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Summit Station -- Greenland Image 3
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Summit Station -- Greenland (Image 3)

July 13, 2010
Debris, or glacial till, at the edge of the Greenland ice sheet near Kangerlussuaq, Greenland.

This area of Greenland is home to Summit Station, a National Science Foundation (NSF)-supported research station, located atop 3200 meters (10,000 feet) of ice (and nearly 400 kilometers from the nearest point of land) at the peak of the Greenland ice sheet. Summit Station is the home of the Greenland Environmental Observatory (GEOSummit), which conducts year-round climate monitoring of key climate variables--conducted to study air-snow interactions--the knowledge of which is crucial for interpreting data from ice cores drilled in the area and elsewhere. Summit Station has become an Arctic 'flagship' station as part of the Arctic Observing Network (AON) and the International Arctic Systems for Observing the Atmosphere (IASOA) network.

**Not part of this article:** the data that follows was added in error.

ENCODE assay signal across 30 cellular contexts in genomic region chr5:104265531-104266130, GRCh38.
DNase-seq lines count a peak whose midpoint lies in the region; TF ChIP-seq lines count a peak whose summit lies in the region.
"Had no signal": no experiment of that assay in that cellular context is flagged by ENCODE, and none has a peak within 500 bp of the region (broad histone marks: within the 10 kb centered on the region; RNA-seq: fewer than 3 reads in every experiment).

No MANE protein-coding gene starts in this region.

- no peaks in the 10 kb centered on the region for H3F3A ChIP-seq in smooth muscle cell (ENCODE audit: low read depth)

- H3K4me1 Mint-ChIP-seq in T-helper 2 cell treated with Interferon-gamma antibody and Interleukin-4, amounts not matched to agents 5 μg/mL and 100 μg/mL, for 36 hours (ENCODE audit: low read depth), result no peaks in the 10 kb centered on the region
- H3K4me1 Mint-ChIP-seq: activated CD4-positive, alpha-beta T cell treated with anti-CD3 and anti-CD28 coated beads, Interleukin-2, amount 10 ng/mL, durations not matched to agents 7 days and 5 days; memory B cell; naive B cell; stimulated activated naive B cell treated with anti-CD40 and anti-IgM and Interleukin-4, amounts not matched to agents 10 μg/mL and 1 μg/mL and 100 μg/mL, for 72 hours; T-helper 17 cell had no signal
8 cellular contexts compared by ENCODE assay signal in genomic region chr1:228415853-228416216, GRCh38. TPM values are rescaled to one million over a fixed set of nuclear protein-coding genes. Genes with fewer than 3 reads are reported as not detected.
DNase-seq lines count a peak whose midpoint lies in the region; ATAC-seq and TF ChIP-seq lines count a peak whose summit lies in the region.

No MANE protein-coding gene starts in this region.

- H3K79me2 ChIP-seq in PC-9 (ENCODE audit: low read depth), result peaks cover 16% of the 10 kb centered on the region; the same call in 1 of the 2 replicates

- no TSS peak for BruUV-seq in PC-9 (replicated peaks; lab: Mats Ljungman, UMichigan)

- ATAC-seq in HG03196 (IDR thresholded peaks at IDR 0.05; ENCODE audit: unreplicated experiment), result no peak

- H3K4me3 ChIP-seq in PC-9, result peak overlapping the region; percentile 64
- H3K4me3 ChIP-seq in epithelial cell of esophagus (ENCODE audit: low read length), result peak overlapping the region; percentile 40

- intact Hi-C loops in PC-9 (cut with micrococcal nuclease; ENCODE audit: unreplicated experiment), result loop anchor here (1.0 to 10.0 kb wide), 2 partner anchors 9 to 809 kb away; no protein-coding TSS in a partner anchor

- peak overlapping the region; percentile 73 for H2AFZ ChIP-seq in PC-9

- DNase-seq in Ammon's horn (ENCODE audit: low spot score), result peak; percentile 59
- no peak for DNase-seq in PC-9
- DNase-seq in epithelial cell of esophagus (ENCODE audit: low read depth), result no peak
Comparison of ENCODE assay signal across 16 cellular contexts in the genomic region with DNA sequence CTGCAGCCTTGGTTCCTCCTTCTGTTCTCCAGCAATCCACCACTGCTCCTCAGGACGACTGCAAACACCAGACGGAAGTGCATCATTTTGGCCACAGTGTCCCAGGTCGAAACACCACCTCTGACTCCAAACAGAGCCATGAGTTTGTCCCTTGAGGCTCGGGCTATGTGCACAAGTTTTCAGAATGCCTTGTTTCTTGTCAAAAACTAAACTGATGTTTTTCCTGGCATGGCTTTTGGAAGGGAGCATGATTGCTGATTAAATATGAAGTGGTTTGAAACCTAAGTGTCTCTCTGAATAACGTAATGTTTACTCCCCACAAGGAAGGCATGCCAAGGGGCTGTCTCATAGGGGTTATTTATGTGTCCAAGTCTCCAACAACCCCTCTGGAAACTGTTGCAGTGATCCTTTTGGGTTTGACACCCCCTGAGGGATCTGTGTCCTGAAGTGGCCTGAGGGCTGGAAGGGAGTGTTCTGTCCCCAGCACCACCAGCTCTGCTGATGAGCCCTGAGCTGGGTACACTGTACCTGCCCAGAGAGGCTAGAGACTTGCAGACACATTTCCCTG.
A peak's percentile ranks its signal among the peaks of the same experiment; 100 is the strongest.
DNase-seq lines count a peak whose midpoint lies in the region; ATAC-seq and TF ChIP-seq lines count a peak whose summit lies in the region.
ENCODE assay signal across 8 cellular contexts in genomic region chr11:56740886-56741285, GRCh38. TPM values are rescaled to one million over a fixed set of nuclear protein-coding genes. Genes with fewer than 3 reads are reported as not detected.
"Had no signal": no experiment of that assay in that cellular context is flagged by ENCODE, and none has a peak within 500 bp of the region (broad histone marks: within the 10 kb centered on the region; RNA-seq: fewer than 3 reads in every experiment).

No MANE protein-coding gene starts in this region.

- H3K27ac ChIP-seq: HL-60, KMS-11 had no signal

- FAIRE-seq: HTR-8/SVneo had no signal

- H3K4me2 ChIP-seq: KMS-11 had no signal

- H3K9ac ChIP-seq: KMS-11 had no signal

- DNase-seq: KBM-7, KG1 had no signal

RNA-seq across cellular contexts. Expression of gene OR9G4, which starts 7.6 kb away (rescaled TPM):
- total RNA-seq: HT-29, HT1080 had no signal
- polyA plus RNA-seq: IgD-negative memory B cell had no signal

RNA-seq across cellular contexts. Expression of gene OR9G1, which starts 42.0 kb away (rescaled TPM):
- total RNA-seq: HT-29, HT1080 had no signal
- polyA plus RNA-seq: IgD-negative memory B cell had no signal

GEOSummit was established by NSF and the Danish Commission for Scientific Research in Greenland, to provide year-round, long-term measurements for monitoring and investigations of the Arctic environment. The multidisciplinary facility is home to several investigations who live here year-round, as well as numerous seasonal campaigns which take advantage of the unique location of the observatory. GEOSummit provides investigators easy access to the highest site north of the Arctic Circle, and has hosted numerous atmospheric and glaciological investigations since 1989. Following two trial winter-over periods (1997-1998, and 2000-2002), the NSF Long Term Observatory (LTO) program committed funding to maintain year-round measurements of key baseline variables of climate change at the site for a period of five years, from 2003-2008. In addition, several programs funded through European agencies have a year-round presence at the site. Summit is operated by CH2M Hill Polar Services, NSF's logistic contractor in the Arctic. For further information, visit the visit the GEOSummit Web site. [Image 3 of 8 related images. See Image 4.] (Date of Image: August 2007)


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